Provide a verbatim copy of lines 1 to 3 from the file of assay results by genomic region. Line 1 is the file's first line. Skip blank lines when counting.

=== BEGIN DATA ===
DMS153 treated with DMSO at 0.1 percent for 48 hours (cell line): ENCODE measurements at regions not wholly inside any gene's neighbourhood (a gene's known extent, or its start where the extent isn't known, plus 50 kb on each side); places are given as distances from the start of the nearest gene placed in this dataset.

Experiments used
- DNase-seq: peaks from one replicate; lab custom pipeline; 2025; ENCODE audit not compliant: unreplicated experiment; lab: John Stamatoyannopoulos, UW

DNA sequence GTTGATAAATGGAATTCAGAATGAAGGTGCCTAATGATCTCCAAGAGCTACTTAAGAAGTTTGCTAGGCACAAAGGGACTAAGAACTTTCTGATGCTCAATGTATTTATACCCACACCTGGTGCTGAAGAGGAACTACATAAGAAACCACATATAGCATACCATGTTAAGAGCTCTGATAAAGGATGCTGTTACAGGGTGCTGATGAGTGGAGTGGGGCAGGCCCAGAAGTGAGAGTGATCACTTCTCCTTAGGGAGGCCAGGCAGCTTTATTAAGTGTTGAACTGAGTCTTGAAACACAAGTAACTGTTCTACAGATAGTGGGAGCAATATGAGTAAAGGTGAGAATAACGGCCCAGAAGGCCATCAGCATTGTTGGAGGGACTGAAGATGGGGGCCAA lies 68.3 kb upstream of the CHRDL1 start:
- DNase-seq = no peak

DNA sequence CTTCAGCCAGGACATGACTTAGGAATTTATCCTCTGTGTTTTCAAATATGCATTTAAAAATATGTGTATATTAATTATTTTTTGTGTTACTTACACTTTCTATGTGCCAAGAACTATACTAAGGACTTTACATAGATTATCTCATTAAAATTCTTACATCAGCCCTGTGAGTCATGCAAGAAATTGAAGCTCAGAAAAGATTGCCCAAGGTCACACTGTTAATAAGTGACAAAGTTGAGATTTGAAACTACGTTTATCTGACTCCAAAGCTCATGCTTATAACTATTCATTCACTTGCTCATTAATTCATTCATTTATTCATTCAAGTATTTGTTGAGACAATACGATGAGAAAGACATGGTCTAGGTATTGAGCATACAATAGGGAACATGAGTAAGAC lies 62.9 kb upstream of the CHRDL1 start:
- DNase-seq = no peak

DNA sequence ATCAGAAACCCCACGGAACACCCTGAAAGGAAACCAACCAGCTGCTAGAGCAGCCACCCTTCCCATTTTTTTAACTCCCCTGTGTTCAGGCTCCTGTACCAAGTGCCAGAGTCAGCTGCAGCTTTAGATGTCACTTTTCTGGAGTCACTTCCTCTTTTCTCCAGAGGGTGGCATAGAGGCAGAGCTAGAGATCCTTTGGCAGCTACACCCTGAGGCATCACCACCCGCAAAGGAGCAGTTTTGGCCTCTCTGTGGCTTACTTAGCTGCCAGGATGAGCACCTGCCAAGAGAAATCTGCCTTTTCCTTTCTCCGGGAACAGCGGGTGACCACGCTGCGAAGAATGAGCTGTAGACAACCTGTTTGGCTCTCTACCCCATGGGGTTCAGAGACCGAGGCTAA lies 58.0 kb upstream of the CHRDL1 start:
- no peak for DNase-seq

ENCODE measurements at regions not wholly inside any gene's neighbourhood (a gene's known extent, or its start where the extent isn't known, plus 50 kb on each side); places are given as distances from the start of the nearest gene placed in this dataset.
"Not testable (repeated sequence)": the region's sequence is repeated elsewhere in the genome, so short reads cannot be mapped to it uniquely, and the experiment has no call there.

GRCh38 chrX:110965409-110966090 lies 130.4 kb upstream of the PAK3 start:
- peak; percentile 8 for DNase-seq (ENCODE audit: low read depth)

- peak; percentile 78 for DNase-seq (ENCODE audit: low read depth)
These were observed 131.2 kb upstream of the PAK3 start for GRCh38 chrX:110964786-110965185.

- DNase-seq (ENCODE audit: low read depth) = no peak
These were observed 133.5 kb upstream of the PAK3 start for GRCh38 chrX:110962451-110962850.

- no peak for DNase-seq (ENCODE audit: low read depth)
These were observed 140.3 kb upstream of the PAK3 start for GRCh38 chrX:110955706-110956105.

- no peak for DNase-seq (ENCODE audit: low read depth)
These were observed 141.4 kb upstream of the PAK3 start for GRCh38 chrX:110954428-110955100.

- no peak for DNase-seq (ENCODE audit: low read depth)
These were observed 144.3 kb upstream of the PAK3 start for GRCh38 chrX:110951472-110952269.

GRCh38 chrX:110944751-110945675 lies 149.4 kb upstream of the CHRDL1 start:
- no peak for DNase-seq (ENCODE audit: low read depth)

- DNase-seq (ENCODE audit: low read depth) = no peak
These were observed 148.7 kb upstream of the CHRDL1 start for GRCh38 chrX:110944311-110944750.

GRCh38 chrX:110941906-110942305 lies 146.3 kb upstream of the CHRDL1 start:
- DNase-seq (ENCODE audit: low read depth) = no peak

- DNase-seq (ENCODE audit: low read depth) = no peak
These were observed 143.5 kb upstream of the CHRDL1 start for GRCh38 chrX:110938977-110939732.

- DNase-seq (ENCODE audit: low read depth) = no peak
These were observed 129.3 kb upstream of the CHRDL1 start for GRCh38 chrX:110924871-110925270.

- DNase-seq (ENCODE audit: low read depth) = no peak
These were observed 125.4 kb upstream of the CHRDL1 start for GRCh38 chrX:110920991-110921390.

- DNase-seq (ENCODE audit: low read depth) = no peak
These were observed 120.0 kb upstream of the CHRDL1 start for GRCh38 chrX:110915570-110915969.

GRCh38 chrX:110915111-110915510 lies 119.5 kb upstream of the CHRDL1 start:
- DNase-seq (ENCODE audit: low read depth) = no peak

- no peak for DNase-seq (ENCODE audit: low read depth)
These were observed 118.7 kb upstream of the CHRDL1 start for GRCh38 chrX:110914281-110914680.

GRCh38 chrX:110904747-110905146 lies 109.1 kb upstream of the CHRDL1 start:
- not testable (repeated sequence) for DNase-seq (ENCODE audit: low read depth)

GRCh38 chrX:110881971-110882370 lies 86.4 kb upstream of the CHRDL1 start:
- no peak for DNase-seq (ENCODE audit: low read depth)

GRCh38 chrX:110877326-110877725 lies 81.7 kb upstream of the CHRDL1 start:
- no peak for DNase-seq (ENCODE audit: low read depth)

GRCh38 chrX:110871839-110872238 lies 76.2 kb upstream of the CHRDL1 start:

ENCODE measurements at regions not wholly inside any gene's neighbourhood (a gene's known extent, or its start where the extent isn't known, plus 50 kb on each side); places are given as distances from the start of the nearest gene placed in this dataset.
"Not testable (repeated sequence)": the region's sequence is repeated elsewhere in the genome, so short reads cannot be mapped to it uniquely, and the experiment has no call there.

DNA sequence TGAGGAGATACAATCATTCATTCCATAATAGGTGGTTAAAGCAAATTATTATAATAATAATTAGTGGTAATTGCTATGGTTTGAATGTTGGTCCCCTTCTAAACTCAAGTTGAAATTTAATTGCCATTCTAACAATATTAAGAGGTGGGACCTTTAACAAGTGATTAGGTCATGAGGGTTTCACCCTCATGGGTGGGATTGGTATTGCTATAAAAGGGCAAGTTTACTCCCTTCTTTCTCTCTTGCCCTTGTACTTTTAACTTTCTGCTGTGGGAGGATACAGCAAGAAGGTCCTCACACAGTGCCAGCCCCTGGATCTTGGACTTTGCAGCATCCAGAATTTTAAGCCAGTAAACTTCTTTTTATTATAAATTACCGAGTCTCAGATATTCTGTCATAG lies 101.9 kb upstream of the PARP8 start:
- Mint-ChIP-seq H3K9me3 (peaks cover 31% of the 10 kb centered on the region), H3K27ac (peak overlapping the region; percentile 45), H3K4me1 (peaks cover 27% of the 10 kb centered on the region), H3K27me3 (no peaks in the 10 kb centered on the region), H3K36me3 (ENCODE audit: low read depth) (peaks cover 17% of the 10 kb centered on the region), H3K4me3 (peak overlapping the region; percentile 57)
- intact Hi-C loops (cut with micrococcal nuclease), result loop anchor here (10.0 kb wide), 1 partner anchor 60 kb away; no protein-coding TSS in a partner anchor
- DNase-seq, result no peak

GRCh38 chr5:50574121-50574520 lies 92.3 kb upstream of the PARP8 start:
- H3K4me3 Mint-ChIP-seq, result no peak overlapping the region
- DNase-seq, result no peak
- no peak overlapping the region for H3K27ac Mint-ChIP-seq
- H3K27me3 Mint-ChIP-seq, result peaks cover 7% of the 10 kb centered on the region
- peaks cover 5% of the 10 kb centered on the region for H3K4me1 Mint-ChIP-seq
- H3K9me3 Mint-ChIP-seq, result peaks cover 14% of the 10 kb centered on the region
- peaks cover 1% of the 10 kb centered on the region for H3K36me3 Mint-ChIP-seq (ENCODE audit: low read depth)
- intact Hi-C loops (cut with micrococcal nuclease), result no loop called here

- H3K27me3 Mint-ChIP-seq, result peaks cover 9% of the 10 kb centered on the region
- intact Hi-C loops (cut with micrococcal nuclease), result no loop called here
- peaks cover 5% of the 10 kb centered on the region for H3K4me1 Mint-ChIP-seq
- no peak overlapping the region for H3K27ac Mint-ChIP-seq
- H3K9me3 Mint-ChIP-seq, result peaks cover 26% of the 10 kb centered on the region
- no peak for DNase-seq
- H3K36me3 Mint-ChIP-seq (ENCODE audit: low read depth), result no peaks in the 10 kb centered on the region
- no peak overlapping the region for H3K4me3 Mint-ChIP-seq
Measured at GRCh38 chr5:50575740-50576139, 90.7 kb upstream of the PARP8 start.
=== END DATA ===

DMS153 treated with DMSO at 0.1 percent for 48 hours (cell line): ENCODE measurements at regions not wholly inside any gene's neighbourhood (a gene's known extent, or its start where the extent isn't known, plus 50 kb on each side); places are given as distances from the start of the nearest gene placed in this dataset.

Experiments used
- DNase-seq: peaks from one replicate; lab custom pipeline; 2025; ENCODE audit not compliant: unreplicated experiment; lab: John Stamatoyannopoulos, UW